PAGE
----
WASHINGTON – Foreign Minister Taro Kono and U.S. Secretary of State Mike Pompeo agreed Wednesday to urge North Korea to denuclearize in a “complete, verifiable and irreversible” way while keeping existing U.N. sanctions in place.
After meeting with Pompeo, Kono told reporters that the two foreign ministers will meet again after a U.S.-North Korea summit slated for June 12 in Singapore.
Prime Minister Shinzo Abe was due to meet with U.S. President Donald Trump on Thursday in Washington to reaffirm the importance of urging North Korea to abandon all nuclear weapons and missile programs.
Tokyo has asked Washington to raise the long-standing issue of Japanese nationals abducted by North Korea in the 1970s and 1980s. Pyongyang has claimed that the issue is settled.
Kono and Pompeo reaffirmed that the abduction issue will be taken up when Trump sits down with North Korean leader Kim Jong Un, a Japanese government official said.
Pompeo, who served as director of the CIA, has taken the lead in U.S. negotiations with Pyongyang.
The foreign chiefs’ meeting came as the Trump administration is stepping up preparations for the summit with Kim, which Trump reinstated last week.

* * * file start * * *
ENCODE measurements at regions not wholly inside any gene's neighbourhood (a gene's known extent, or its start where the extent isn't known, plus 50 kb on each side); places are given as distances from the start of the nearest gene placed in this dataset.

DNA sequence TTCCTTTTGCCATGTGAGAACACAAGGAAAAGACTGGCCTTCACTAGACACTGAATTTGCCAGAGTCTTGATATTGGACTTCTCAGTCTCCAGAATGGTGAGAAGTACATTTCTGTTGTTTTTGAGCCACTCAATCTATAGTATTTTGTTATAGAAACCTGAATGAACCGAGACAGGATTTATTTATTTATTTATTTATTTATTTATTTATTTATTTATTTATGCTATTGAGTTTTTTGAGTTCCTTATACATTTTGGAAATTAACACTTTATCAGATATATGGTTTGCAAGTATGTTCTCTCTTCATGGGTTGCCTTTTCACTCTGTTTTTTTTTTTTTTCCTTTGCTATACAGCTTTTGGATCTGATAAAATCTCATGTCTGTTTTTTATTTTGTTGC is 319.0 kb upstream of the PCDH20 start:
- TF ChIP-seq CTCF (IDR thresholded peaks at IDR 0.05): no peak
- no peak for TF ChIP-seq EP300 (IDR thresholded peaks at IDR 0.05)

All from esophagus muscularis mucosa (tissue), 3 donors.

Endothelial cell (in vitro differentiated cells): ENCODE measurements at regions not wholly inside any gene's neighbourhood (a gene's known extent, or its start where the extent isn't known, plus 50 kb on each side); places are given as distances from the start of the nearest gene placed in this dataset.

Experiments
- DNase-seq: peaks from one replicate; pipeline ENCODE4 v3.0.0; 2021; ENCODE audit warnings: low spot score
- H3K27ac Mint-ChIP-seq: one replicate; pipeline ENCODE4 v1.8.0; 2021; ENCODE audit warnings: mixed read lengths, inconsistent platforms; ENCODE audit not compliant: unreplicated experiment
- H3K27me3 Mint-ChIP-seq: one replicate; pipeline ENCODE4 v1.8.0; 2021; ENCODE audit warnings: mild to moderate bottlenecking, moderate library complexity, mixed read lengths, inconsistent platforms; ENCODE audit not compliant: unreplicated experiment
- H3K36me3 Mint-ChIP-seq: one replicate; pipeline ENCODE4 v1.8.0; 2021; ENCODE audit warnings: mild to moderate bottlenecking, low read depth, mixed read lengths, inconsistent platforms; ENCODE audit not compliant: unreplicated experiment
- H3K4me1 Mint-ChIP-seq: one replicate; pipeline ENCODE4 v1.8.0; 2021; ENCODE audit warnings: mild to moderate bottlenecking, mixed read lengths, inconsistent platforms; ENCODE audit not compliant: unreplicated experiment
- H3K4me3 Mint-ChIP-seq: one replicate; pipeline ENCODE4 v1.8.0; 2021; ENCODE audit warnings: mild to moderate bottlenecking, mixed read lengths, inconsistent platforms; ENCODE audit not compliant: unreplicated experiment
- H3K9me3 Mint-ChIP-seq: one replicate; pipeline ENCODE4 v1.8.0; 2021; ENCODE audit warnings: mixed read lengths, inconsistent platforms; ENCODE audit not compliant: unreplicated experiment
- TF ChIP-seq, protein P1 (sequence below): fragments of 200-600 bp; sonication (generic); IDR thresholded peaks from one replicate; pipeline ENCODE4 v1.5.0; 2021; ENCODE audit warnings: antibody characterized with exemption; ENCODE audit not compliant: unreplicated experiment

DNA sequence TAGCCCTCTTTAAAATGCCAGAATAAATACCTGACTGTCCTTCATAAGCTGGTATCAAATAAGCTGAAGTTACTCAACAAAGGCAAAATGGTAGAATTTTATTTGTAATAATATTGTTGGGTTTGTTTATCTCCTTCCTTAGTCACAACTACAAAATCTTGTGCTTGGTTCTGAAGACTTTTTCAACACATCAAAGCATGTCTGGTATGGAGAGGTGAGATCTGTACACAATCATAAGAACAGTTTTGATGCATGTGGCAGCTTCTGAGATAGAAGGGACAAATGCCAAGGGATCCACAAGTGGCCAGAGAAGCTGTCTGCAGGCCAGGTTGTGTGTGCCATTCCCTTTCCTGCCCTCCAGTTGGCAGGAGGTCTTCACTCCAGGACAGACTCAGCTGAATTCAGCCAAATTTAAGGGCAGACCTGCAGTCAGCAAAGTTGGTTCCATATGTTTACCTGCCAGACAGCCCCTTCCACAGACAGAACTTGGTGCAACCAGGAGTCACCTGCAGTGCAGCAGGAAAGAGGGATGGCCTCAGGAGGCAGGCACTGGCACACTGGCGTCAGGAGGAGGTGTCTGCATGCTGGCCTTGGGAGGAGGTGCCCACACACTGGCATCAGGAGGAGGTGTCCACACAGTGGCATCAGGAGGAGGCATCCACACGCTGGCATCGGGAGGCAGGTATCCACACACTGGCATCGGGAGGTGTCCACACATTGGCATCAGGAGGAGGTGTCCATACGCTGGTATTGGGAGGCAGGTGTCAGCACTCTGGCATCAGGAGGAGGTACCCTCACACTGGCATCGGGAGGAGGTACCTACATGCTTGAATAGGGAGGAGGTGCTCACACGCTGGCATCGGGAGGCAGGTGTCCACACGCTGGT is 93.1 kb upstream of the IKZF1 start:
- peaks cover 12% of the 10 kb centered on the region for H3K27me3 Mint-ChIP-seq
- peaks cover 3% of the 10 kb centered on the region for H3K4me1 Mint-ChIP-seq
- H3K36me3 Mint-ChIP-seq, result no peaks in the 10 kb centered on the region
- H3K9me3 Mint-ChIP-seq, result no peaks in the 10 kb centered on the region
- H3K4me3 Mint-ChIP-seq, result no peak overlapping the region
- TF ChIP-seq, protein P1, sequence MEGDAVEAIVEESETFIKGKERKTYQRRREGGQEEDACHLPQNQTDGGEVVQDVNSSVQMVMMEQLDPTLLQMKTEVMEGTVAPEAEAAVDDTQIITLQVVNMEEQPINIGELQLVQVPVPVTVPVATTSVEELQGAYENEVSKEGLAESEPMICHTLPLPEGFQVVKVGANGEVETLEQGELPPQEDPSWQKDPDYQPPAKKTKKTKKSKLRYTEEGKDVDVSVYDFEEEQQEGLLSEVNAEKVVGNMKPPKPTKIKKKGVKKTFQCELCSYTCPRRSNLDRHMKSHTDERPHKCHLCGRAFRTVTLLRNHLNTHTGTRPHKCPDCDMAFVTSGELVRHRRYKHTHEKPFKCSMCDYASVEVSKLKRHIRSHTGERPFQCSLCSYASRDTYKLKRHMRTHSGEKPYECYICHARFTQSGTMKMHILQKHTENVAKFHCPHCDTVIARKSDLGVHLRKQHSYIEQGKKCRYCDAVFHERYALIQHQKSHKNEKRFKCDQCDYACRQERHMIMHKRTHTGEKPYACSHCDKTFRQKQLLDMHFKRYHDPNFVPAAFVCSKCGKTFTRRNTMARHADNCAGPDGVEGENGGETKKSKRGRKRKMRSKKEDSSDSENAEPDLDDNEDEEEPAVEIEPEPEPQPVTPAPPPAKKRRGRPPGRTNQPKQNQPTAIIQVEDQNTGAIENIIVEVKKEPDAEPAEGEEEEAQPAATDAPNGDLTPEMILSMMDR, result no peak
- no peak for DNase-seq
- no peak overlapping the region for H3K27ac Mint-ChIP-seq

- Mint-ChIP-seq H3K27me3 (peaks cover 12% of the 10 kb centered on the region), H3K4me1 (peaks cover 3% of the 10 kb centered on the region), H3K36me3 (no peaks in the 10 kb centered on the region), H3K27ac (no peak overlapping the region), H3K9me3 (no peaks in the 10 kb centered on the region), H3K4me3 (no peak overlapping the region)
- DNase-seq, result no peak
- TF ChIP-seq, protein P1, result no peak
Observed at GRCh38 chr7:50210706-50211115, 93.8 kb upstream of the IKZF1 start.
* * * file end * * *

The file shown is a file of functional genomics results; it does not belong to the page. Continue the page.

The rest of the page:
Despite Washington later clarifying that the United States will maintain its policy of putting “maximum pressure” on Pyongyang, Trump said Friday that he no longer wants to use the phrase.
“We understand it’s a message (to North Korea) that he hopes he won’t have to carry out (further) sanctions,” Kono told reporters after the meeting.
Tokyo is seeking to gather information and strengthen bilateral coordination in the run-up to the first-ever summit between a sitting U.S. president and a North Korean leader.
After getting an update on U.S. preparations for the upcoming meeting, Kono, who also met with Pompeo in May, said the two have agreed to talk on the phone “if the situation changes.”
For the summit in Singapore, Japan is considering sending senior officials, including from the National Security Secretariat, government sources said Wednesday.
The lineup may include officials from the Cabinet Secretariat’s division dealing with the North Korean abduction issue, the sources said.
Chief Cabinet Secretary Yoshihide Suga said Wednesday that the lineup has yet to be determined.
Kenji Kanasugi, director general of the Foreign Ministry’s Asian and Oceanian Affairs Bureau, will likely go to the Southeast Asian country, according to the sources.